Even in this year of years, dedicated to vision-broadening and mind-opening, I’m falling behind on my moviegoing. It cannot be helped when you have a small child — when you add the babysitting surcharge to most movies, they become indefensible. Perhaps “Thirteen” is worth $16 or so for two people to see, but is it worth $35, the cost when you throw in three hours of babysitting? No. And so, when my screenwriting prof opens class, as he usually does, by asking, “What did everyone see this week?” I have to answer, in a small voice, “Something on video.”

I’m dedicated to changing this, but it’s only October and already I’m behind on “American Splendor” and “Lost in Translation,” and holy Toledo, but “Kill Bill” opens this weekend, too. But I’m fortunate to have the resources of the many U of M libraries as close as my M-Card, so today I took advantage of a long lunch break to take in “Series 7,” an indie production from 2001 so obscure it didn’t even play the art-house circuit.

It’s a ultra-low-budget, ultra-high-satire take on reality TV, and had the good fortune of debuting a few weeks ahead of the first “Survivor,” so somehow the idea of a show where real people have to kill one another on camera didn’t seem quite so outrageous. It was a pretty thin joke, though, and I have to say, it was probably lost in the crowd for a reason. Mike Myers can make one joke last 90 minutes, but he’s a professional.

This weekend, up north, we watched “American Beauty,” which we’re using in my screenwriting class. That one I did see in theatrical release, and liked it less this time. Why is satirizing American suburbia considered this huge, insightful accomplishment? The Marine is a secret queer? You don’t say?!? I mean, talk about a fish, a barrel and a smoking gun, you know? But it’s a lovely movie, and Kevin Spacey rocks the llama’s ass.

The point of all this is, former Fellow Ron and I want to write a screenplay together from the ultra-high-satire perspective, so I thought “Series 7” might be useful. And it is. In its own way.

Posted at 7:44 pm in Uncategorized |

8 responses to “Homework.”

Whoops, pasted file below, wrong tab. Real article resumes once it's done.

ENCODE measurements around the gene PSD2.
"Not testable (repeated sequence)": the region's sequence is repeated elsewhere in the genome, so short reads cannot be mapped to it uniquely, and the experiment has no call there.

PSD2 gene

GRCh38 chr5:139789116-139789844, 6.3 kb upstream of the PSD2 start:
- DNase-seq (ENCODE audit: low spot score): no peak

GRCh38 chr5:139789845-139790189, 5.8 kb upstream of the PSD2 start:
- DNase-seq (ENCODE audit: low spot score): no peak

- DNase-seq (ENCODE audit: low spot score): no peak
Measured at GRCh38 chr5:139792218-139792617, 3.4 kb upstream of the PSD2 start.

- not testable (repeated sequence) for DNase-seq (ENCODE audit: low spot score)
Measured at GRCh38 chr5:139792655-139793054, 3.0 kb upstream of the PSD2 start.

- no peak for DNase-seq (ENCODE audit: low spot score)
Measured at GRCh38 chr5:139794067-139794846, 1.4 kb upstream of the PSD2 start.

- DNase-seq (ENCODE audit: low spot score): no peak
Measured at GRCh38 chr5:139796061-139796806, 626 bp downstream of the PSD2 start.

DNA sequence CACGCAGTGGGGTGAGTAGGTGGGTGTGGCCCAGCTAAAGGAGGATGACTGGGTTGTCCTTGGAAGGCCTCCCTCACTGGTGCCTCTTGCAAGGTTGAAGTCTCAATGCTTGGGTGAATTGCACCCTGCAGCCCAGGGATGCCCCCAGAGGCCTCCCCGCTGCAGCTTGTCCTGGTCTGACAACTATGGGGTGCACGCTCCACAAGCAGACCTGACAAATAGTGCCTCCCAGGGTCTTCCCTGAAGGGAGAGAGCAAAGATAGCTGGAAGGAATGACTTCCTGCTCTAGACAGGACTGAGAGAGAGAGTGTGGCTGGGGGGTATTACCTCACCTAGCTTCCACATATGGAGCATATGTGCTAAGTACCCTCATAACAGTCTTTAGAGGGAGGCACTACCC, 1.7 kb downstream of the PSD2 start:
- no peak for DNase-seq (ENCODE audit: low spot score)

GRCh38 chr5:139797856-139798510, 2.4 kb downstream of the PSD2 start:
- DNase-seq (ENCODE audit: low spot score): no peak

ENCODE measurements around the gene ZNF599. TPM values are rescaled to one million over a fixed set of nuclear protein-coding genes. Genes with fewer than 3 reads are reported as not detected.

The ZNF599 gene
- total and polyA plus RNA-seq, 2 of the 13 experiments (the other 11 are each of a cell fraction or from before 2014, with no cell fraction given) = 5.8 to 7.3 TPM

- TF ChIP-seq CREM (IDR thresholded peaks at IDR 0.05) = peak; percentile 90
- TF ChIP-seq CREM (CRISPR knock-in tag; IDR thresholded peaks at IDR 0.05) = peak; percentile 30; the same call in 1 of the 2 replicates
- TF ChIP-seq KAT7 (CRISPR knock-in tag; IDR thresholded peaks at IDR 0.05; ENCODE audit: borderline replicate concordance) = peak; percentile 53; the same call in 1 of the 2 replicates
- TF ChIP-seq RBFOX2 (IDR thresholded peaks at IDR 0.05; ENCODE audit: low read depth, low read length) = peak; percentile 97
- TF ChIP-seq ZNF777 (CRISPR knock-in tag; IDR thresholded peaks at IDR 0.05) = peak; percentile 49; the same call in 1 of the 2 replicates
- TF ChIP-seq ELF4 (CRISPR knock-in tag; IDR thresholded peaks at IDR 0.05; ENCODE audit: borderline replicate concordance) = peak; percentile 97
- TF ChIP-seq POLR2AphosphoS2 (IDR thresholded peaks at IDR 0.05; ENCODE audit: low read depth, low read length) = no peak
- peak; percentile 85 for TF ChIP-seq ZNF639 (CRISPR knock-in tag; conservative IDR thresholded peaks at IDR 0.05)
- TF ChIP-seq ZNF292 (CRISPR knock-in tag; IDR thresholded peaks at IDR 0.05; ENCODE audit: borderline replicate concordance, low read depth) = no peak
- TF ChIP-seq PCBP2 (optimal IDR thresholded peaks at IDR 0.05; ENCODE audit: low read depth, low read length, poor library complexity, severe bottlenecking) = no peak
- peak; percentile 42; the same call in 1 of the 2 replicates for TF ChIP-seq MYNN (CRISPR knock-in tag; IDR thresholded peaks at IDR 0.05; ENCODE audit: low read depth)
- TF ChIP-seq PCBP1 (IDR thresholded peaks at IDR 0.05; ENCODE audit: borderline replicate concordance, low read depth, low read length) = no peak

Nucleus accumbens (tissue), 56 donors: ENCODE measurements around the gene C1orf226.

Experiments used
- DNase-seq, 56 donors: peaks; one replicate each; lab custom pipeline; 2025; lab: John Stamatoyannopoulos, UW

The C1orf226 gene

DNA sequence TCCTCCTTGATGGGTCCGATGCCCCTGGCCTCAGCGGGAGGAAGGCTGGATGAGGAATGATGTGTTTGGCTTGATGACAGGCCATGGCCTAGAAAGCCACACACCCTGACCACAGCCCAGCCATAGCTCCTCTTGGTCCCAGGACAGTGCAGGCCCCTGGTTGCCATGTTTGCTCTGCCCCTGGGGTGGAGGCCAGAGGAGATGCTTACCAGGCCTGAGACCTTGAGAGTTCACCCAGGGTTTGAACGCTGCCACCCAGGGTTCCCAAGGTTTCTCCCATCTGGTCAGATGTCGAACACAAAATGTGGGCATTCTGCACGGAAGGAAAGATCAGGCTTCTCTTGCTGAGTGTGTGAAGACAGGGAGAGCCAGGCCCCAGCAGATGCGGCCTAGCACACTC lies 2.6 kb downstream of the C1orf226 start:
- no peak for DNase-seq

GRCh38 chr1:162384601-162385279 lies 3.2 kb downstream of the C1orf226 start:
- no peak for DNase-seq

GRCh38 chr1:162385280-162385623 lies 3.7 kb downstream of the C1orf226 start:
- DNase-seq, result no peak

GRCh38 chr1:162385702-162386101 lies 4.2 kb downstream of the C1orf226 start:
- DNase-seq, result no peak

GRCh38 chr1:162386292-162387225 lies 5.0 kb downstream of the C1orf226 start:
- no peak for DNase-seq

1. alex said on October 6, 2003 at 8:19 pm

    Amen hallelujah as to “American Beauty.” At the time it came out, I heard it described as the movie Todd Solonds’ “Happiness” tried to be. I think it’s the other way around. And Solonds wasn’t serving up suburbia, at least not so cheaply, but rather dwelling more on the symbiotic relationship between repression and perversion. Funny, all my hetero male friends found “Happiness” disturbing rather than funny, perhaps because of the money shot–such as it was–at the end.

    The only thing I found shocking about it was hearing later that the mother was played by Louise Lasser. I’d forgotten to look for her after seeing her name in the credits. All I could think was Oh my fucking God I’d better quit partying while I’m ahead.

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  2. ashley said on October 6, 2003 at 9:24 pm

    “rocks the llama’s ass”, she wrote, rather nonchalantly. Well, Wesley Willis ( http://starchild.streams.com/starchild/wesley/)

    left us over the summer, and it seems nobody noticed.

    Me, I was in Prague.

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  3. Nance said on October 6, 2003 at 9:34 pm

    I thought that phrase was your coinage, Ash, since you’re the only one I’ve ever heard use it. But then, I’m not as hip as you, music-wise, so.

    God, but I hated “Happiness.” All I could think was, “Actors, run away! Run away while you still can!” But they didn’t. Poor Philip Seymour Hoffman.